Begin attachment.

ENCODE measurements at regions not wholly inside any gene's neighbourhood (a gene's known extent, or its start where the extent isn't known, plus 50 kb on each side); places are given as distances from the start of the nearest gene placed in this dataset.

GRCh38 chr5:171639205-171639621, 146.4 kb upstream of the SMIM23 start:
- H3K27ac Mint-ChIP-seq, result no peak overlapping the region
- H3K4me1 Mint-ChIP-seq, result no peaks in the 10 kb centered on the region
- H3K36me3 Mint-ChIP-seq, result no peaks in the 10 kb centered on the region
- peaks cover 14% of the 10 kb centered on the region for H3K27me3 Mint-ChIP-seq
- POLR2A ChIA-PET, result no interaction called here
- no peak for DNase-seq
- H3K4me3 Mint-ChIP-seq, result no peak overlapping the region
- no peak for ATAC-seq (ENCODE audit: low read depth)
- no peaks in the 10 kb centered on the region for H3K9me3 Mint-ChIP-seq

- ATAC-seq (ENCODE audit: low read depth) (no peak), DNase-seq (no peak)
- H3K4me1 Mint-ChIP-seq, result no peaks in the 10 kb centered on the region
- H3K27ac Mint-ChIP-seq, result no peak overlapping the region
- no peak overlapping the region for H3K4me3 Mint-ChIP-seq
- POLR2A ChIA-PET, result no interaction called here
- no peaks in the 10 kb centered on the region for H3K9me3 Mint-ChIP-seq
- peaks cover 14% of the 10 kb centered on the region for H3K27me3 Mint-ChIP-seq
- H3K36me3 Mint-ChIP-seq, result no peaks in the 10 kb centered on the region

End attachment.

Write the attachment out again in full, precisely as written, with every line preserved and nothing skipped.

ENCODE measurements at regions not wholly inside any gene's neighbourhood (a gene's known extent, or its start where the extent isn't known, plus 50 kb on each side); places are given as distances from the start of the nearest gene placed in this dataset.

GRCh38 chr5:171639205-171639621, 146.4 kb upstream of the SMIM23 start:
- H3K27ac Mint-ChIP-seq, result no peak overlapping the region
- H3K4me1 Mint-ChIP-seq, result no peaks in the 10 kb centered on the region
- H3K36me3 Mint-ChIP-seq, result no peaks in the 10 kb centered on the region
- peaks cover 14% of the 10 kb centered on the region for H3K27me3 Mint-ChIP-seq
- POLR2A ChIA-PET, result no interaction called here
- no peak for DNase-seq
- H3K4me3 Mint-ChIP-seq, result no peak overlapping the region
- no peak for ATAC-seq (ENCODE audit: low read depth)
- no peaks in the 10 kb centered on the region for H3K9me3 Mint-ChIP-seq

- ATAC-seq (ENCODE audit: low read depth) (no peak), DNase-seq (no peak)
- H3K4me1 Mint-ChIP-seq, result no peaks in the 10 kb centered on the region
- H3K27ac Mint-ChIP-seq, result no peak overlapping the region
- no peak overlapping the region for H3K4me3 Mint-ChIP-seq
- POLR2A ChIA-PET, result no interaction called here
- no peaks in the 10 kb centered on the region for H3K9me3 Mint-ChIP-seq
- peaks cover 14% of the 10 kb centered on the region for H3K27me3 Mint-ChIP-seq
- H3K36me3 Mint-ChIP-seq, result no peaks in the 10 kb centered on the region